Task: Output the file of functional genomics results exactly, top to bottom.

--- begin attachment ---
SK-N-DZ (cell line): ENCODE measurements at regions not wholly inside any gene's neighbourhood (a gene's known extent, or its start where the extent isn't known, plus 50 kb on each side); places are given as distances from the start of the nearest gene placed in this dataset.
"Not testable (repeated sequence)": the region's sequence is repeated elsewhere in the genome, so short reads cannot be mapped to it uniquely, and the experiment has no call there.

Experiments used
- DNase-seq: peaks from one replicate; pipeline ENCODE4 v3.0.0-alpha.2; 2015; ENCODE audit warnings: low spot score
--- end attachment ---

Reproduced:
SK-N-DZ (cell line): ENCODE measurements at regions not wholly inside any gene's neighbourhood (a gene's known extent, or its start where the extent isn't known, plus 50 kb on each side); places are given as distances from the start of the nearest gene placed in this dataset.
"Not testable (repeated sequence)": the region's sequence is repeated elsewhere in the genome, so short reads cannot be mapped to it uniquely, and the experiment has no call there.

Experiments used
- DNase-seq: peaks from one replicate; pipeline ENCODE4 v3.0.0-alpha.2; 2015; ENCODE audit warnings: low spot score